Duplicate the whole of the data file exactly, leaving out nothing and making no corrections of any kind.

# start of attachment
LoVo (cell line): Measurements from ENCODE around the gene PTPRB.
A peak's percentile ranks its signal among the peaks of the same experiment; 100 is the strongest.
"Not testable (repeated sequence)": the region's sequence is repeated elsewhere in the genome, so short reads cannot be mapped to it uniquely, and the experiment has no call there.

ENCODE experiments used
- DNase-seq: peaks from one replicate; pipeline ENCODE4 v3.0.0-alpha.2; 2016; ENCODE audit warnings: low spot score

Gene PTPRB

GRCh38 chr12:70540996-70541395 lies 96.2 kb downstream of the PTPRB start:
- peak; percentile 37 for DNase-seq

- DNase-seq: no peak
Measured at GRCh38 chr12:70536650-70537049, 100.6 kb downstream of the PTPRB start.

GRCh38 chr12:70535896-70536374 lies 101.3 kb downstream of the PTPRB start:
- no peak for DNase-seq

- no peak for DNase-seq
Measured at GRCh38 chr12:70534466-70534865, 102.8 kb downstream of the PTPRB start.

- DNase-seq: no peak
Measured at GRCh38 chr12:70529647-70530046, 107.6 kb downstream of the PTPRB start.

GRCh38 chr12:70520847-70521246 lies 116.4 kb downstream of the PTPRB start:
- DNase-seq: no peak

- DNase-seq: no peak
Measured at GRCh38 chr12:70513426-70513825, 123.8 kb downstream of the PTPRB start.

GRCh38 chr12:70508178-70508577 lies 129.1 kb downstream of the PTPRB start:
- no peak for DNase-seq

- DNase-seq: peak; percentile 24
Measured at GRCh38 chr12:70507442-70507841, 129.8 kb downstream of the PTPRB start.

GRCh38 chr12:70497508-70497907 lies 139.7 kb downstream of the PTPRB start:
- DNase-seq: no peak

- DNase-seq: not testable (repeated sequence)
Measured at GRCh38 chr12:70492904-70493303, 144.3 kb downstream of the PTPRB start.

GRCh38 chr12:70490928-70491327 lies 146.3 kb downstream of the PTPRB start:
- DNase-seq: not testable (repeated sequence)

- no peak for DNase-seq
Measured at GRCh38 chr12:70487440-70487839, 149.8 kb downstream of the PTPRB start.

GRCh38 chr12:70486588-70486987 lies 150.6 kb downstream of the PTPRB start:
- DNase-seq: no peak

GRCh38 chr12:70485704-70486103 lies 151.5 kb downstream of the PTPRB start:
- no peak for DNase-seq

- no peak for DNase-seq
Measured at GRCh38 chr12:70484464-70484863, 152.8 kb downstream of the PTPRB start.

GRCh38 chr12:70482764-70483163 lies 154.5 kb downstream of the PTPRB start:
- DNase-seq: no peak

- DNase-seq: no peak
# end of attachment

LoVo (cell line): Measurements from ENCODE around the gene PTPRB.
A peak's percentile ranks its signal among the peaks of the same experiment; 100 is the strongest.
"Not testable (repeated sequence)": the region's sequence is repeated elsewhere in the genome, so short reads cannot be mapped to it uniquely, and the experiment has no call there.

ENCODE experiments used
- DNase-seq: peaks from one replicate; pipeline ENCODE4 v3.0.0-alpha.2; 2016; ENCODE audit warnings: low spot score

Gene PTPRB

GRCh38 chr12:70540996-70541395 lies 96.2 kb downstream of the PTPRB start:
- peak; percentile 37 for DNase-seq

- DNase-seq: no peak
Measured at GRCh38 chr12:70536650-70537049, 100.6 kb downstream of the PTPRB start.

GRCh38 chr12:70535896-70536374 lies 101.3 kb downstream of the PTPRB start:
- no peak for DNase-seq

- no peak for DNase-seq
Measured at GRCh38 chr12:70534466-70534865, 102.8 kb downstream of the PTPRB start.

- DNase-seq: no peak
Measured at GRCh38 chr12:70529647-70530046, 107.6 kb downstream of the PTPRB start.

GRCh38 chr12:70520847-70521246 lies 116.4 kb downstream of the PTPRB start:
- DNase-seq: no peak

- DNase-seq: no peak
Measured at GRCh38 chr12:70513426-70513825, 123.8 kb downstream of the PTPRB start.

GRCh38 chr12:70508178-70508577 lies 129.1 kb downstream of the PTPRB start:
- no peak for DNase-seq

- DNase-seq: peak; percentile 24
Measured at GRCh38 chr12:70507442-70507841, 129.8 kb downstream of the PTPRB start.

GRCh38 chr12:70497508-70497907 lies 139.7 kb downstream of the PTPRB start:
- DNase-seq: no peak

- DNase-seq: not testable (repeated sequence)
Measured at GRCh38 chr12:70492904-70493303, 144.3 kb downstream of the PTPRB start.

GRCh38 chr12:70490928-70491327 lies 146.3 kb downstream of the PTPRB start:
- DNase-seq: not testable (repeated sequence)

- no peak for DNase-seq
Measured at GRCh38 chr12:70487440-70487839, 149.8 kb downstream of the PTPRB start.

GRCh38 chr12:70486588-70486987 lies 150.6 kb downstream of the PTPRB start:
- DNase-seq: no peak

GRCh38 chr12:70485704-70486103 lies 151.5 kb downstream of the PTPRB start:
- no peak for DNase-seq

- no peak for DNase-seq
Measured at GRCh38 chr12:70484464-70484863, 152.8 kb downstream of the PTPRB start.

GRCh38 chr12:70482764-70483163 lies 154.5 kb downstream of the PTPRB start:
- DNase-seq: no peak

- DNase-seq: no peak